Compassion is for strength. After all, if you want to help people, you’ve got to have the strength to actually do so.
But can you be “tough” and “caring” at the same time?
Absolutely you can. There’s a stereotype that “soft” and “caring” are not compatible with “tough” and “resilient”. There’s also a view that being tough means not taking care of yourself, because only “softies” need to take regular breaks and rest up after a hard day’s work.
Well, psychology is making new ground in this area, and I find it all really exciting. It seems to be the case that those of us who are kindest to ourselves, cope the best. So, you don’t need to “have a word” with yourself, or mentally beat yourself up to get the best out of yourself. On the contrary, you need to be a compassionate friend to yourself . When you have been made to feel foolish, you don’t tell yourself “crikey, what on earth was I thinking, I can’t believe I made that mistake, others must think I’m an idiot” because that isn’t what a compassionate friend would do. A compassionate friend would sweep you up in her arms and tell you that we all make mistakes and that you’re amazing just the way you are. Similarly, you are not more valuable to the NHS if you don’t take regular breaks, or if you work beyond your shift hours. This is because you are in danger of making yourself weaker, and of not keeping yourself strong enough to be a gem of a worker. If you are not compassionate towards yourself, your compassion towards others will run on empty at some point.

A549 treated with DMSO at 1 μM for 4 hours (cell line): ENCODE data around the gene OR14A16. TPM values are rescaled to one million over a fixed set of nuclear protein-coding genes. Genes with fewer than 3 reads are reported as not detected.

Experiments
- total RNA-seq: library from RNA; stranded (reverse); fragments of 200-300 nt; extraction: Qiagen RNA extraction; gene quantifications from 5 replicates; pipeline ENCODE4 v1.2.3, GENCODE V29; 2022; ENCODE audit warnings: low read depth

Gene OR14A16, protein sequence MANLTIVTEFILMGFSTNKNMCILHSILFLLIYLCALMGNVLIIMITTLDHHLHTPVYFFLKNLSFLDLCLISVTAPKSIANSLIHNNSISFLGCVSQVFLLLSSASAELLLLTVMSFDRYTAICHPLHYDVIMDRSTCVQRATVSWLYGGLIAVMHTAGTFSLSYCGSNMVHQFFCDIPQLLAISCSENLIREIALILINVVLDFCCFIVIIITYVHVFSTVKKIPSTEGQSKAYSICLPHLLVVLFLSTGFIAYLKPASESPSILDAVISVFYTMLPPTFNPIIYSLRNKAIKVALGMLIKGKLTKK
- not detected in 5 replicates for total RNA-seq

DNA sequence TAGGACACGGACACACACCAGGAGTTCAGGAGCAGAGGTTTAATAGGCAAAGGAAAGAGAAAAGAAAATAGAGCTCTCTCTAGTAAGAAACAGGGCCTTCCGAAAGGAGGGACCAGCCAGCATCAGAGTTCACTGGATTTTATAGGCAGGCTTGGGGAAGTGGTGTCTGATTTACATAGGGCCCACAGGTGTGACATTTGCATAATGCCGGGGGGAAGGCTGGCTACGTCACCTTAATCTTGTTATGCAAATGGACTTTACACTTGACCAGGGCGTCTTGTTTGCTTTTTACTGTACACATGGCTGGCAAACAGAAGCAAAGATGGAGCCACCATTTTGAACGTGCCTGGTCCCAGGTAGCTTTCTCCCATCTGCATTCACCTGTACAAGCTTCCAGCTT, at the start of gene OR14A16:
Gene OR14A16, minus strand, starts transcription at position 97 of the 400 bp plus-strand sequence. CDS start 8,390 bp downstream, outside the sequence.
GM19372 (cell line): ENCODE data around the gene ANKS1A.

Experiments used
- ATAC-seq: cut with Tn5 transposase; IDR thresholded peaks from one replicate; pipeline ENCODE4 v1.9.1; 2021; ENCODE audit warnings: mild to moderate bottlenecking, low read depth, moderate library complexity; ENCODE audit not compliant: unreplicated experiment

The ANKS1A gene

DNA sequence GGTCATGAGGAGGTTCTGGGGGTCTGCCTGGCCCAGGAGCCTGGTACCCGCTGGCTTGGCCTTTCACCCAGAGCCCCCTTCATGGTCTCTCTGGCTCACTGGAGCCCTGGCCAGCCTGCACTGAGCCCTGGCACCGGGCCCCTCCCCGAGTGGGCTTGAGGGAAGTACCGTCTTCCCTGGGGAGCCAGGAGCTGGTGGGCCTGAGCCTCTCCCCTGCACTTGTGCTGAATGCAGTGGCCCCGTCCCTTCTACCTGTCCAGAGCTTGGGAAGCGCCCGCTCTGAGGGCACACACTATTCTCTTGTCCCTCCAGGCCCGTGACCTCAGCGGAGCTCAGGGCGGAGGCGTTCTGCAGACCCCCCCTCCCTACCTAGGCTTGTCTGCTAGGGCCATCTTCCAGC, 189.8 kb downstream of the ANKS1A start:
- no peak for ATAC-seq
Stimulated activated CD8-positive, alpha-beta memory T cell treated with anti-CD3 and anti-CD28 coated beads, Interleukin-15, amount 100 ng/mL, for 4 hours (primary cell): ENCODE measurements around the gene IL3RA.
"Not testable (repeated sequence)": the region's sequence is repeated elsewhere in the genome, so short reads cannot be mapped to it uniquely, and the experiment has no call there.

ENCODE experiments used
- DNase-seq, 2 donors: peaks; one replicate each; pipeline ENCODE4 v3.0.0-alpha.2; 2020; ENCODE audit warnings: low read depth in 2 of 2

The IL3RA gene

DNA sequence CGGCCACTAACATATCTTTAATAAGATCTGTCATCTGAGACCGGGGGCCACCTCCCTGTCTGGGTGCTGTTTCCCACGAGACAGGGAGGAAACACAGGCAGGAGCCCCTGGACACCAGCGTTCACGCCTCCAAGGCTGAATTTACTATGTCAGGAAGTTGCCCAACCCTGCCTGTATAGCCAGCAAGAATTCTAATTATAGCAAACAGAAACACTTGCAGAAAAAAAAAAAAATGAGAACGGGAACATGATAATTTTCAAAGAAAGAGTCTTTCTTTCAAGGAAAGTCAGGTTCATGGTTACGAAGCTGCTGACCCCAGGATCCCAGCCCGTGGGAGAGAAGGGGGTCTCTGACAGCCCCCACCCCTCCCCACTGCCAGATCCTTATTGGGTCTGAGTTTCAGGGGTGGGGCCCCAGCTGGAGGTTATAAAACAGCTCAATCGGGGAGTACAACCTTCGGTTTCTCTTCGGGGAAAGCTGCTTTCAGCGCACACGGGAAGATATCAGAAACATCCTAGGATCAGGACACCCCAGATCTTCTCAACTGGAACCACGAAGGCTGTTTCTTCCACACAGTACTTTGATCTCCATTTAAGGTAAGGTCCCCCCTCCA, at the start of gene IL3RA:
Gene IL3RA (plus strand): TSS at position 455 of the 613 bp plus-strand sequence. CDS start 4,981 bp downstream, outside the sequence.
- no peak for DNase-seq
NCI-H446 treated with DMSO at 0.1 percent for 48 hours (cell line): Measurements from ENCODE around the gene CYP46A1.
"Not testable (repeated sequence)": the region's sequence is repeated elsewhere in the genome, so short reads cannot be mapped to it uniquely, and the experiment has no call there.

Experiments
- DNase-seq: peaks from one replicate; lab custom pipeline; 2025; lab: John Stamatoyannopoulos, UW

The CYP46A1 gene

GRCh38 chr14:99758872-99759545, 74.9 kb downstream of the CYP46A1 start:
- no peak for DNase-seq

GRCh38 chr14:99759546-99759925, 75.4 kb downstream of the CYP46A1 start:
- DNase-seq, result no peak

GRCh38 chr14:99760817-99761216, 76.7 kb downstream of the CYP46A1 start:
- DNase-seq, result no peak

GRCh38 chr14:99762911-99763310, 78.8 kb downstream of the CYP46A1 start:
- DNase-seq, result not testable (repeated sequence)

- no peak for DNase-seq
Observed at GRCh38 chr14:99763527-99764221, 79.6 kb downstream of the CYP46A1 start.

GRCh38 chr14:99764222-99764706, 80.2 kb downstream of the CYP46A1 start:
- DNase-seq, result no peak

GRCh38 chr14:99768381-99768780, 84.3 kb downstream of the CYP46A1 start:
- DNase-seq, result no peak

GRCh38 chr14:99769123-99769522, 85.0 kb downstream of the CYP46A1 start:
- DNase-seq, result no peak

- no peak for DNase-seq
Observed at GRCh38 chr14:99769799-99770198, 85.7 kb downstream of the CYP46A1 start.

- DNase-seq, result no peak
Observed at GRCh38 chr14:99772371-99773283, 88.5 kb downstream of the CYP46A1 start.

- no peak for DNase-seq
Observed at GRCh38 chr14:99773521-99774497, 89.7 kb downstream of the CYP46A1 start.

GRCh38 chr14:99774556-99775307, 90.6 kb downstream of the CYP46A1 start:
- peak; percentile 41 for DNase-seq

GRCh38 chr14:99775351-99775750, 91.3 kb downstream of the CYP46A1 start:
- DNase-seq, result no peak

So, you can stay tough and resilient at the same time as being kind and caring to yourself. You can be tough and caring at the same time. This is what compassion is. Tough and caring. And it is very good for our mental health, for the health of the nation, and for keeping us strong enough on the inside, so that we can help others on the outside.